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Boletus barrowsii

Boletus barrowsii
View the Mycomorphbox template that generates the following list
Mycological characteristics
pores on hymenium
cap is convex
hymenium is adnate
stipe is bare
spore print is olive
ecology is mycorrhizal
edibility: choice

Boletus barrowsii, also known in English as the white king bolete after its pale colored cap, is an edible and highly regarded fungus in the genus Boletus that inhabits southwestern North America. Found under ponderosa pine and live oak in autumn, it was considered a color variant of the similarly edible B. edulis for many years.[1][2]

Taxonomy and naming[edit]

It was officially described by Harry D. Thiers and Alexander H. Smith in 1976 from a specimen collected near Jacob Lake, Arizona on August 21, 1971 by amateur mycologist Charles "Chuck" Barrows, who had studied the mushroom in New Mexico. It was previously held to be a white colour form of Boletus edulis.[2]

Boletus barrowsii could possibly be confused with the similarly pale-capped Boletus satanas, though the flesh of the latter stains blue when cut or bruised, and it has a reddish stem and pores. The latter species is poisonous when raw.

Description[edit]

The cap is 6–25 cm (2–10 in) in diameter, initially convex in shape before flattening, with a smooth or slightly tomentose surface, and gray-white, white or buff colour. The thick flesh is white and does not turn blue when bruised. The pores are initially whitish, later yellow. The spore print is olive brown, the spores are elliptical to spindle-shaped and 13–15 x 4–5 μm in dimensions. The stout stipe is white with a brown reticulated pattern, and may be 6–20 cm (2½–8 in) high with an apical diameter of 2–6 cm (1–2 in). Like B. edulis, it is often found eaten by maggots.[1]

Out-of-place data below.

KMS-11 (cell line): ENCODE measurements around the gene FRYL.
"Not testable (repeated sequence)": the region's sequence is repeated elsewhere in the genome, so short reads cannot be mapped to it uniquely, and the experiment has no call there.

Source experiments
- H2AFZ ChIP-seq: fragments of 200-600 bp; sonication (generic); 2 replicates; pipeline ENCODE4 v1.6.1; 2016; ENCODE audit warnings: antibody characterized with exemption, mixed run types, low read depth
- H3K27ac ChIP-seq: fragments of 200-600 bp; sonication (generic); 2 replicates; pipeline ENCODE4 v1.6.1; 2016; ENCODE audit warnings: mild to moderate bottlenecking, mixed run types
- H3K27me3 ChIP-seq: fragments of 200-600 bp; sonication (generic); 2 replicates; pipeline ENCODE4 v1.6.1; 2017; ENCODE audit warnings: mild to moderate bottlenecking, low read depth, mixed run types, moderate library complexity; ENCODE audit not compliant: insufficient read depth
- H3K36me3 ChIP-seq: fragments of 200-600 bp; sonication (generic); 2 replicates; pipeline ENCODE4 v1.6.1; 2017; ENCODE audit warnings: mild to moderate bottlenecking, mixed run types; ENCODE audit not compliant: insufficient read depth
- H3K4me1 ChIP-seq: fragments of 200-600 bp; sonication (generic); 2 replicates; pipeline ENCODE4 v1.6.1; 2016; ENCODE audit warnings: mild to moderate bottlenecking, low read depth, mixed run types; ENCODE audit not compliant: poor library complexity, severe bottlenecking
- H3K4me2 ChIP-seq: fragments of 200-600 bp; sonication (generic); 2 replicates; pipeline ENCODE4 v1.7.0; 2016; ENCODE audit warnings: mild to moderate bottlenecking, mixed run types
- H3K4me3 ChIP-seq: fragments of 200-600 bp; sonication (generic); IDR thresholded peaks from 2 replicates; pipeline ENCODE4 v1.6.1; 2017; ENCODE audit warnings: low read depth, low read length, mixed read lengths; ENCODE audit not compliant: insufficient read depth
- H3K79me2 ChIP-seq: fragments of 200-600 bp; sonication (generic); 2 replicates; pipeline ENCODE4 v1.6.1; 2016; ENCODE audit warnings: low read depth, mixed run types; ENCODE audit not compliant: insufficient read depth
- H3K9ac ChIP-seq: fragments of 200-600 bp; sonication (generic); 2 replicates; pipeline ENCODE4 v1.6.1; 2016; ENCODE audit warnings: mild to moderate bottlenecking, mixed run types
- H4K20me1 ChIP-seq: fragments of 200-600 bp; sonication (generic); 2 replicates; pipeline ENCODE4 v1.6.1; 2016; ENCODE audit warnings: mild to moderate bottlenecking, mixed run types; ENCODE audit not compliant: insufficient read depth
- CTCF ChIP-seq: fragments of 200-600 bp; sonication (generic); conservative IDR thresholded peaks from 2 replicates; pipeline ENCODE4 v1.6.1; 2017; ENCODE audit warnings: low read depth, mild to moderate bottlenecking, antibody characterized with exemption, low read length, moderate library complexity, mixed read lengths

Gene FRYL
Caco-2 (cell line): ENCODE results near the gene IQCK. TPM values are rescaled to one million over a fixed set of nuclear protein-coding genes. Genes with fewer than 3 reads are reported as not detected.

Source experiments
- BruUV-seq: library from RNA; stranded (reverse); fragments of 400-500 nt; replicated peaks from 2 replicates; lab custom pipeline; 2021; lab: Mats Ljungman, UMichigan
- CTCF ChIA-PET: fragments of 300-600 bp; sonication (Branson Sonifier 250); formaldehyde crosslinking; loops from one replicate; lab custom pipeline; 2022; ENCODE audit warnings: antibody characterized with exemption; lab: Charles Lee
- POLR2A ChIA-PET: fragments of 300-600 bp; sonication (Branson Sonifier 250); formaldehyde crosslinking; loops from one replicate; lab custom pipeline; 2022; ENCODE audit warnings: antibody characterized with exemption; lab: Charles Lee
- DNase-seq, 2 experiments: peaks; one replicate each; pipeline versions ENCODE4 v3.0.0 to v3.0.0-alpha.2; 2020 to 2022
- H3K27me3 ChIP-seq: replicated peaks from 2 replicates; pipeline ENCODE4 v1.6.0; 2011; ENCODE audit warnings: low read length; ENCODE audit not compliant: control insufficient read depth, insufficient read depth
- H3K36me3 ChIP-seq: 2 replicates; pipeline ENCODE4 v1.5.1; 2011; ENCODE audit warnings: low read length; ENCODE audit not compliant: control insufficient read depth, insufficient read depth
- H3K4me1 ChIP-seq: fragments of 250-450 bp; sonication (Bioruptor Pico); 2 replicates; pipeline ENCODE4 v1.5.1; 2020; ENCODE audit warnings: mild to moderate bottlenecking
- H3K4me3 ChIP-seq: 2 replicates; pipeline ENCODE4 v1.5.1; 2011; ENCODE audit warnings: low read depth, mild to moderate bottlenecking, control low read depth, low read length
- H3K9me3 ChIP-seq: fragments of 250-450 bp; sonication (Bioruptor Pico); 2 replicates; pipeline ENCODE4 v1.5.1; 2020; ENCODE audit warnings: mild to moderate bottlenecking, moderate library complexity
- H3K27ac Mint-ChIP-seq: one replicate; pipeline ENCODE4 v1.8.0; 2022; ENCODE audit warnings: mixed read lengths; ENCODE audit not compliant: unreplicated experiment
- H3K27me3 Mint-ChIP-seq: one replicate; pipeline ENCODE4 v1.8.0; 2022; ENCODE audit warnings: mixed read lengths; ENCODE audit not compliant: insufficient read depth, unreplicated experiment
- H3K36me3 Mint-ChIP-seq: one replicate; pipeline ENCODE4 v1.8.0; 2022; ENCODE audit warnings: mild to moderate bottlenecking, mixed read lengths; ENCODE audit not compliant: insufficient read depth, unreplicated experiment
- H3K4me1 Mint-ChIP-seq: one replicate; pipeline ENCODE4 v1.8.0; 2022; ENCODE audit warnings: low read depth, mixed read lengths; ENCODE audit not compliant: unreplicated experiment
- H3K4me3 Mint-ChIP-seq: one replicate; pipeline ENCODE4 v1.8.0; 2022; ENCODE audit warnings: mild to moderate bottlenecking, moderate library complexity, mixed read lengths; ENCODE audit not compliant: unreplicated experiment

Distribution and habitat[edit]

The white king bolete is ectomycorrhizal, found under ponderosa pine (Pinus ponderosa) inland, and coast live oak (Quercus agrifolia) closer to the west coast. Fruit bodies appear after rain, and will be more abundant if this occurs in early autumn rather than later in the year through to winter. It is abundant in the warmer parts of its range, namely Arizona and New Mexico, but also occurs in Colorado and west into California.[1] It has been recorded from the San Marcos Foothills in Santa Barbara County.[3]

Edibility[edit]

It is edible and highly regarded in New Mexico, Arizona, and Colorado, and was eaten for many years while assumed to be a form of B. edulis.[1]

See also[edit]

References[edit]

  1. ^ a b c d Arora, David (1986). Mushrooms demystified: a comprehensive guide to the fleshy fungi (2nd ed.). Berkeley: Ten Speed Press. p. 529. ISBN 0-89815-169-4. 
  2. ^ a b Thiers HD, Smith AH (1976). "Boletes of the Southwestern United States". Mycotaxon 3 (2): 261–73. 
  3. ^ Holmgren M, Stone T,Kelly M (2001). "A Plan for the Preservation and Stewardship of San Marcos Foothills Coalition, Santa Barbara, California" (PDF). Santa Barbara: San Marcos Foothills Coalition. pp. 1–94. Retrieved 2008-03-12. 

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